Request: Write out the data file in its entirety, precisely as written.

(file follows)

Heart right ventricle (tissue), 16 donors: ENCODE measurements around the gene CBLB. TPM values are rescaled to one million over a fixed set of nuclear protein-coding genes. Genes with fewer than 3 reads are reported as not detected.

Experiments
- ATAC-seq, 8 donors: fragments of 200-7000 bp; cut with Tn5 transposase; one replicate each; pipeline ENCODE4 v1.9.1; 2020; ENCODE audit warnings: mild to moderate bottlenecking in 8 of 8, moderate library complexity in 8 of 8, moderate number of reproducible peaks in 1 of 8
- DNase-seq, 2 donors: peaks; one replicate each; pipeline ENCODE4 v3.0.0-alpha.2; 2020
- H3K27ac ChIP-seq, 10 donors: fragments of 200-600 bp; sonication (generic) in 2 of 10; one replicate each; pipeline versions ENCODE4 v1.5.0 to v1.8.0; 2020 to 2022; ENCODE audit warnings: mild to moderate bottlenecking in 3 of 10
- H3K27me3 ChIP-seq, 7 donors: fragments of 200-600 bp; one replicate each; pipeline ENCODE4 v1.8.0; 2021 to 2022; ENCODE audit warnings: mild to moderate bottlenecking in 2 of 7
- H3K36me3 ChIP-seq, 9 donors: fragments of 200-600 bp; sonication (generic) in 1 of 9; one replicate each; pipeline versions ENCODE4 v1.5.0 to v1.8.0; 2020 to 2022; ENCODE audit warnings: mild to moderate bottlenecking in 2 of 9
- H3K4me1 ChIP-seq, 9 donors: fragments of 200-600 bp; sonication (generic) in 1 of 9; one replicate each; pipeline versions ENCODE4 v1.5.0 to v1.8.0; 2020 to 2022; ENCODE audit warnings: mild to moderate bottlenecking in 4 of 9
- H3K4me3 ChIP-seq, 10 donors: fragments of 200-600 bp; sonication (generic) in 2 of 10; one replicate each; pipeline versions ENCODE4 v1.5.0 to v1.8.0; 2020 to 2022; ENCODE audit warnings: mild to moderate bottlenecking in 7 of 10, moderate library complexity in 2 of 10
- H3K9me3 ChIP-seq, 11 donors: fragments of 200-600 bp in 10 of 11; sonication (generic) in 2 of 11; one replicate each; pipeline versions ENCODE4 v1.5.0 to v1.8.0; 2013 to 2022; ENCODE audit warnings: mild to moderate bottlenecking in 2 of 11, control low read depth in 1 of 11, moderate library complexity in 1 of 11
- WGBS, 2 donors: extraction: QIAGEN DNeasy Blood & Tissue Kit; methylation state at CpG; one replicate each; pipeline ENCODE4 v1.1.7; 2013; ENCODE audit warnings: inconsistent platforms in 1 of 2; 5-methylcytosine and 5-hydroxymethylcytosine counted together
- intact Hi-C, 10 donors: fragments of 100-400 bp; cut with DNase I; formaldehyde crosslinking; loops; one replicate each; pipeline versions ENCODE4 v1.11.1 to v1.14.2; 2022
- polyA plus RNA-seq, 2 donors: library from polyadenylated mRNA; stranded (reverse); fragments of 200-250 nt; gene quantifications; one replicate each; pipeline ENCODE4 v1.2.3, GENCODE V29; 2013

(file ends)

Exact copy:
Heart right ventricle (tissue), 16 donors: ENCODE measurements around the gene CBLB. TPM values are rescaled to one million over a fixed set of nuclear protein-coding genes. Genes with fewer than 3 reads are reported as not detected.

Experiments
- ATAC-seq, 8 donors: fragments of 200-7000 bp; cut with Tn5 transposase; one replicate each; pipeline ENCODE4 v1.9.1; 2020; ENCODE audit warnings: mild to moderate bottlenecking in 8 of 8, moderate library complexity in 8 of 8, moderate number of reproducible peaks in 1 of 8
- DNase-seq, 2 donors: peaks; one replicate each; pipeline ENCODE4 v3.0.0-alpha.2; 2020
- H3K27ac ChIP-seq, 10 donors: fragments of 200-600 bp; sonication (generic) in 2 of 10; one replicate each; pipeline versions ENCODE4 v1.5.0 to v1.8.0; 2020 to 2022; ENCODE audit warnings: mild to moderate bottlenecking in 3 of 10
- H3K27me3 ChIP-seq, 7 donors: fragments of 200-600 bp; one replicate each; pipeline ENCODE4 v1.8.0; 2021 to 2022; ENCODE audit warnings: mild to moderate bottlenecking in 2 of 7
- H3K36me3 ChIP-seq, 9 donors: fragments of 200-600 bp; sonication (generic) in 1 of 9; one replicate each; pipeline versions ENCODE4 v1.5.0 to v1.8.0; 2020 to 2022; ENCODE audit warnings: mild to moderate bottlenecking in 2 of 9
- H3K4me1 ChIP-seq, 9 donors: fragments of 200-600 bp; sonication (generic) in 1 of 9; one replicate each; pipeline versions ENCODE4 v1.5.0 to v1.8.0; 2020 to 2022; ENCODE audit warnings: mild to moderate bottlenecking in 4 of 9
- H3K4me3 ChIP-seq, 10 donors: fragments of 200-600 bp; sonication (generic) in 2 of 10; one replicate each; pipeline versions ENCODE4 v1.5.0 to v1.8.0; 2020 to 2022; ENCODE audit warnings: mild to moderate bottlenecking in 7 of 10, moderate library complexity in 2 of 10
- H3K9me3 ChIP-seq, 11 donors: fragments of 200-600 bp in 10 of 11; sonication (generic) in 2 of 11; one replicate each; pipeline versions ENCODE4 v1.5.0 to v1.8.0; 2013 to 2022; ENCODE audit warnings: mild to moderate bottlenecking in 2 of 11, control low read depth in 1 of 11, moderate library complexity in 1 of 11
- WGBS, 2 donors: extraction: QIAGEN DNeasy Blood & Tissue Kit; methylation state at CpG; one replicate each; pipeline ENCODE4 v1.1.7; 2013; ENCODE audit warnings: inconsistent platforms in 1 of 2; 5-methylcytosine and 5-hydroxymethylcytosine counted together
- intact Hi-C, 10 donors: fragments of 100-400 bp; cut with DNase I; formaldehyde crosslinking; loops; one replicate each; pipeline versions ENCODE4 v1.11.1 to v1.14.2; 2022
- polyA plus RNA-seq, 2 donors: library from polyadenylated mRNA; stranded (reverse); fragments of 200-250 nt; gene quantifications; one replicate each; pipeline ENCODE4 v1.2.3, GENCODE V29; 2013